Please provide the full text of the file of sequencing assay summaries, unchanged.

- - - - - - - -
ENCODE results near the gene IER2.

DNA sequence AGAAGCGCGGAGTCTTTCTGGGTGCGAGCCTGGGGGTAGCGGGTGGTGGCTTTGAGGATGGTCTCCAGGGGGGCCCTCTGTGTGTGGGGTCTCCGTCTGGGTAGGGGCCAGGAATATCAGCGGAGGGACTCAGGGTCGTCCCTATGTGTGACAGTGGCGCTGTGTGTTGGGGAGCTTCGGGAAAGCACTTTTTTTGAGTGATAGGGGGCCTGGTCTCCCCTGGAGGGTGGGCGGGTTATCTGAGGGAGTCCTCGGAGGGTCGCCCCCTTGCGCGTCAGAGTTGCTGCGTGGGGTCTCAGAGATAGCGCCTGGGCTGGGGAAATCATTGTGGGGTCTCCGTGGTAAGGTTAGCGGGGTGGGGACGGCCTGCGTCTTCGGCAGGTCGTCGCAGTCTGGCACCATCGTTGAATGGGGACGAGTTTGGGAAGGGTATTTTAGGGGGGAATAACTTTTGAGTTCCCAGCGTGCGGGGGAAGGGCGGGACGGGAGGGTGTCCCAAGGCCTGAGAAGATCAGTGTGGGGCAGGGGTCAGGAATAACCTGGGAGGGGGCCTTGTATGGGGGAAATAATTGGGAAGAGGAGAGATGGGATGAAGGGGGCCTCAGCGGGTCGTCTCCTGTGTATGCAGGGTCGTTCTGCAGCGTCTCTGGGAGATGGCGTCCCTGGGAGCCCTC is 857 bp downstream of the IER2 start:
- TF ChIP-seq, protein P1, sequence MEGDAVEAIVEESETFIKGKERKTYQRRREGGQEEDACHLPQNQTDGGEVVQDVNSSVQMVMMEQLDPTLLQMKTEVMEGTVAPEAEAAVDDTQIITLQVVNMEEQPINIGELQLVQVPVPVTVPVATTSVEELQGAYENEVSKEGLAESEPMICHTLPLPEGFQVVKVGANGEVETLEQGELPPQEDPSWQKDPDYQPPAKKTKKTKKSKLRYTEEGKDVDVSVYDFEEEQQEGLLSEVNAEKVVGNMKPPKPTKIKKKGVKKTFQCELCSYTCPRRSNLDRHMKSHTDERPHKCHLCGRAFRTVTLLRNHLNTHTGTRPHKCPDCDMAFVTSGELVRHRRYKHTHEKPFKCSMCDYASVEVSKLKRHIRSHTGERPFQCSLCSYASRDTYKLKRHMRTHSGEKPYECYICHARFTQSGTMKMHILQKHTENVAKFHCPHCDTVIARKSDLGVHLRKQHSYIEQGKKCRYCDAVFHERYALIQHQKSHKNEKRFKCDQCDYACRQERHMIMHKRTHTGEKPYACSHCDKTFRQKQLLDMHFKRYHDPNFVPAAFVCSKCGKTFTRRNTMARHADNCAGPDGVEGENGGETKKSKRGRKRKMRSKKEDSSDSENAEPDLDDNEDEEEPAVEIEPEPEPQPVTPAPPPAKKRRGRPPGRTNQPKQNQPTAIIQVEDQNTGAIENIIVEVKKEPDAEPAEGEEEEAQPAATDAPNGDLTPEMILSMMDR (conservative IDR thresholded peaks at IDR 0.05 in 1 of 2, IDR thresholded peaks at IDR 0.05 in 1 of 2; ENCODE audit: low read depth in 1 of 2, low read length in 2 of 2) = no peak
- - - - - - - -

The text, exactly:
ENCODE results near the gene IER2.

DNA sequence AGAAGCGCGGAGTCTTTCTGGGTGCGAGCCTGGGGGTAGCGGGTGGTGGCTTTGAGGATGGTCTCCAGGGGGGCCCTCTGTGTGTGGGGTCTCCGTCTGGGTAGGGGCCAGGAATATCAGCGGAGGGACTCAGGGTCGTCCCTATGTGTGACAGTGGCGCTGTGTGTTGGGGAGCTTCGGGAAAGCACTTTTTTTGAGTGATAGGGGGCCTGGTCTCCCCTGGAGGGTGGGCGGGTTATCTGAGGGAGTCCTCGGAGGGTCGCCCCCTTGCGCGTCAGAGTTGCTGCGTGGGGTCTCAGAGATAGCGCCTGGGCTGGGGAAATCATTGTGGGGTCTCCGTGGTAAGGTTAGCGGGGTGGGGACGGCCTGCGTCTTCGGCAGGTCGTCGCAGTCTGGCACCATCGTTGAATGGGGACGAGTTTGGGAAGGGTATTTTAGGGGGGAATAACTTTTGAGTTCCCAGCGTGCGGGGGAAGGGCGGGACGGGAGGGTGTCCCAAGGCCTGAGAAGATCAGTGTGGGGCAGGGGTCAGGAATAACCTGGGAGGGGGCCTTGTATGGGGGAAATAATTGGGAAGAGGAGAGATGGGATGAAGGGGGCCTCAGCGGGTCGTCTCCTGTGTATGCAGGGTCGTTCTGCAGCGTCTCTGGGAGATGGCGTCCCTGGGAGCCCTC is 857 bp downstream of the IER2 start:
- TF ChIP-seq, protein P1, sequence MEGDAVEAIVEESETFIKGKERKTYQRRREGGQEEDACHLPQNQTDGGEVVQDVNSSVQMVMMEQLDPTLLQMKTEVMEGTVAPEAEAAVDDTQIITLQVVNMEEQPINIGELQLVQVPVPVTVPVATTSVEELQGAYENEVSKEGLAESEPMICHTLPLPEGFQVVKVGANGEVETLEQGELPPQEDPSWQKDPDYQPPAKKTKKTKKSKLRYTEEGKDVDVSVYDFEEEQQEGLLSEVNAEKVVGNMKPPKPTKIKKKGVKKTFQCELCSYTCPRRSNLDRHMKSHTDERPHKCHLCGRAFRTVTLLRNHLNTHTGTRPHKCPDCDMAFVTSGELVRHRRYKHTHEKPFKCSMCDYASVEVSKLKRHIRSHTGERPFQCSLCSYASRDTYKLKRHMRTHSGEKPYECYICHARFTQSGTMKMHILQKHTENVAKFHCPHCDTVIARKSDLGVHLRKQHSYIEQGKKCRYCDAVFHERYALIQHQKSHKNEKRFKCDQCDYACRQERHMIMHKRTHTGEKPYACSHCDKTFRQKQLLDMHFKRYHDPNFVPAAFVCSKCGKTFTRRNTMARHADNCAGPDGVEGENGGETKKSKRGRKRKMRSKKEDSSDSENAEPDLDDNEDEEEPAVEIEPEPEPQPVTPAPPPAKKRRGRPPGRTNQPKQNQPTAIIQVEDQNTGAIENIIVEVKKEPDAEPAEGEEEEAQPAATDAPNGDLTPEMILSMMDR (conservative IDR thresholded peaks at IDR 0.05 in 1 of 2, IDR thresholded peaks at IDR 0.05 in 1 of 2; ENCODE audit: low read depth in 1 of 2, low read length in 2 of 2) = no peak